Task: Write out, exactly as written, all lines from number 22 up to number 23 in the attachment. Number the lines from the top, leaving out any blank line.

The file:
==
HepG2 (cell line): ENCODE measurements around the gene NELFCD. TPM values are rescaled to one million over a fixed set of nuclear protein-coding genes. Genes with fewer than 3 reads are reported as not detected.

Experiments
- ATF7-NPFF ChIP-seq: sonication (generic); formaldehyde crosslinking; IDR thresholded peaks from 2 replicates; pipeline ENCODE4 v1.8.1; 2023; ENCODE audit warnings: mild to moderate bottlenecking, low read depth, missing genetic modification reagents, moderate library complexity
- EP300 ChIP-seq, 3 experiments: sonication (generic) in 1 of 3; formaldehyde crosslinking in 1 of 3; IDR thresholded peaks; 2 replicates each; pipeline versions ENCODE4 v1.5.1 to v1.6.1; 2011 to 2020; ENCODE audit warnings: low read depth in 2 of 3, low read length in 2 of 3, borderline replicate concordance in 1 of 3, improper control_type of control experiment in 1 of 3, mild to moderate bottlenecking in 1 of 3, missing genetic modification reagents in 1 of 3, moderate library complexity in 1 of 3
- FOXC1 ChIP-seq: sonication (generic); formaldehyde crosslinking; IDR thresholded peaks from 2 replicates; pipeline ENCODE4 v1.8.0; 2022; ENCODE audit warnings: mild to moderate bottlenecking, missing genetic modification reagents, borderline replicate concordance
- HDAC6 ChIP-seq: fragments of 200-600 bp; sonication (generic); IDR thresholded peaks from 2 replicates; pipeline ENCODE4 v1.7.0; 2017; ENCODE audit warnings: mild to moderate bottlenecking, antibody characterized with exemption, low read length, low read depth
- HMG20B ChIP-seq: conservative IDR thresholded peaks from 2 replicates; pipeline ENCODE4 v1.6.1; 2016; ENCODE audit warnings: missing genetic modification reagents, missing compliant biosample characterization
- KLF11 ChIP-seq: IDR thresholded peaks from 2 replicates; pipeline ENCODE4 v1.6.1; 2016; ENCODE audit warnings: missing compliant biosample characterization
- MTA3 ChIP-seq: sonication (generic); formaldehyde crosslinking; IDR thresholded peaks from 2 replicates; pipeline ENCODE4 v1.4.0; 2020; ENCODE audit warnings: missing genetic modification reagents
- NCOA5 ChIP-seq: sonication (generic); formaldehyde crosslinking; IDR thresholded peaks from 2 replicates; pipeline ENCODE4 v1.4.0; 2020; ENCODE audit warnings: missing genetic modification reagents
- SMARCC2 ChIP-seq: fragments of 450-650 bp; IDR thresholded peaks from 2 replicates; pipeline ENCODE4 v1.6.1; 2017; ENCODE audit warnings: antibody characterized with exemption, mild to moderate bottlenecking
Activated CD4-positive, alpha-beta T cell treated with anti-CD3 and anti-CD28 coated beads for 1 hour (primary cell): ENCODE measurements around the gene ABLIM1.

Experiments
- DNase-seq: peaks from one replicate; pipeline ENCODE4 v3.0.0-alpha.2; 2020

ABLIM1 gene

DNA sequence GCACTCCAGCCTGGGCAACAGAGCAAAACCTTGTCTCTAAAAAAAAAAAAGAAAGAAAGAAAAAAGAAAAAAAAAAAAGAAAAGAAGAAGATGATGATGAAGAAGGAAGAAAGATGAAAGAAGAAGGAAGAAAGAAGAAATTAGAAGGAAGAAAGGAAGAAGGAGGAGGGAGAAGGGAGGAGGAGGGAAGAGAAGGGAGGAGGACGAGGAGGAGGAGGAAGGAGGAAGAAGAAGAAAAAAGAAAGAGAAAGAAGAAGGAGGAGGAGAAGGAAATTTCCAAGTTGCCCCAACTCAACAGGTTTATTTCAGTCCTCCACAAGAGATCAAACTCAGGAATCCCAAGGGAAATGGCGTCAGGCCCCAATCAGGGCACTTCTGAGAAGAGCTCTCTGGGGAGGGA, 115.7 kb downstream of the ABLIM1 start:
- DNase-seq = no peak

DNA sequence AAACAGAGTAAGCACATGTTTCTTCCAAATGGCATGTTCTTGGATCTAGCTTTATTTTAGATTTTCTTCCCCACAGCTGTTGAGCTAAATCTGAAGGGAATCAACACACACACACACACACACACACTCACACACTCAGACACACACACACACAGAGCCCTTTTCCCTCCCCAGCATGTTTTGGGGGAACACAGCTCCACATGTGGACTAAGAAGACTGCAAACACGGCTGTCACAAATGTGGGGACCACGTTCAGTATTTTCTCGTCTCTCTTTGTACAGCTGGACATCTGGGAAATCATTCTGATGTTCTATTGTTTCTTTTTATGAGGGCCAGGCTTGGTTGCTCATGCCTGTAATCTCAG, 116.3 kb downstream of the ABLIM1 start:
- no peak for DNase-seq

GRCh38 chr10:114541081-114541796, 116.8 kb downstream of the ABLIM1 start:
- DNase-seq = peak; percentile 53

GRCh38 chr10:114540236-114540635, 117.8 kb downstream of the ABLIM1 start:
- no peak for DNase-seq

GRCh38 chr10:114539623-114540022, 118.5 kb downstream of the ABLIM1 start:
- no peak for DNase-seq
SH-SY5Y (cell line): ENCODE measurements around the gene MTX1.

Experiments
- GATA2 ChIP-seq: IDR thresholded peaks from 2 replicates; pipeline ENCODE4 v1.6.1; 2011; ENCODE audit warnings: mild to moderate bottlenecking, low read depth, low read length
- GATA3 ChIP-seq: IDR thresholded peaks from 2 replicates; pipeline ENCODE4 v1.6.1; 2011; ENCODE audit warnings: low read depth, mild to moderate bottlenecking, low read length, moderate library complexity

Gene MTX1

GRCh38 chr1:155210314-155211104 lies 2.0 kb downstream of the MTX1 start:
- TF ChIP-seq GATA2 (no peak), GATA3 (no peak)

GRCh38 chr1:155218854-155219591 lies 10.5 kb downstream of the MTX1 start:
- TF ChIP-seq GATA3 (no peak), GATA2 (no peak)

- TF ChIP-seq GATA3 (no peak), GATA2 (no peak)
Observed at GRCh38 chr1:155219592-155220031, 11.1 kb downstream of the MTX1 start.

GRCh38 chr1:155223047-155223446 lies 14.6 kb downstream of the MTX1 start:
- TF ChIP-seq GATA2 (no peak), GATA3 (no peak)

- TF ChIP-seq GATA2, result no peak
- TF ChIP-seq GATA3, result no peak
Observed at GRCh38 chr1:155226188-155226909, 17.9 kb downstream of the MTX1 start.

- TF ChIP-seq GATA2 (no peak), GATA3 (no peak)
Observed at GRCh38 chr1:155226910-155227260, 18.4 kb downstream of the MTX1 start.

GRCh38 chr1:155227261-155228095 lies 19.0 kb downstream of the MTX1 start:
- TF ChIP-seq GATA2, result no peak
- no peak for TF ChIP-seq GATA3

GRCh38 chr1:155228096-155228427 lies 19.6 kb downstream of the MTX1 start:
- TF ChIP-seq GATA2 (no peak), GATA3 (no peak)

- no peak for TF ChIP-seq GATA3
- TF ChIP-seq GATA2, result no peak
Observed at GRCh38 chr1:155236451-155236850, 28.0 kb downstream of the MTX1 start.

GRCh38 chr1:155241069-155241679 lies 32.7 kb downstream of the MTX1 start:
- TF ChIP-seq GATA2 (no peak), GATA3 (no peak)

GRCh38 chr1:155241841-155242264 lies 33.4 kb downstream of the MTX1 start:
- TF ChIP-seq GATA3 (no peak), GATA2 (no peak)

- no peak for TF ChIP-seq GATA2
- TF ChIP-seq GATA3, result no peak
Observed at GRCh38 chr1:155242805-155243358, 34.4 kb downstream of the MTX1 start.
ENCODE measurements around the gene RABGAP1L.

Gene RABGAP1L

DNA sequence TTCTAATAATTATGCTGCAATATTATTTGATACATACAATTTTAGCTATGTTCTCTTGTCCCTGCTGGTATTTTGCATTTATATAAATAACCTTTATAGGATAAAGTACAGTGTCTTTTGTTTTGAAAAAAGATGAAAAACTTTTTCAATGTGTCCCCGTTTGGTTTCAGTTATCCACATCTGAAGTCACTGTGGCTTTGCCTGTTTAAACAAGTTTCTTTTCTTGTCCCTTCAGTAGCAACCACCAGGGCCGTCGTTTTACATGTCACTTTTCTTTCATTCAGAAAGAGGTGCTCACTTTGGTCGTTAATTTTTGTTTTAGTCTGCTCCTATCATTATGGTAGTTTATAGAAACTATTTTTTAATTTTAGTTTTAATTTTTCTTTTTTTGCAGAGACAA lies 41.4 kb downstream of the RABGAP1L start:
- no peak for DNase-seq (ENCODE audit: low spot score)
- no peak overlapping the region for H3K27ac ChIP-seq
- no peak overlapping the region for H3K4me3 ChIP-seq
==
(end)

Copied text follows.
GRCh38 chr10:114540236-114540635, 117.8 kb downstream of the ABLIM1 start:
- no peak for DNase-seq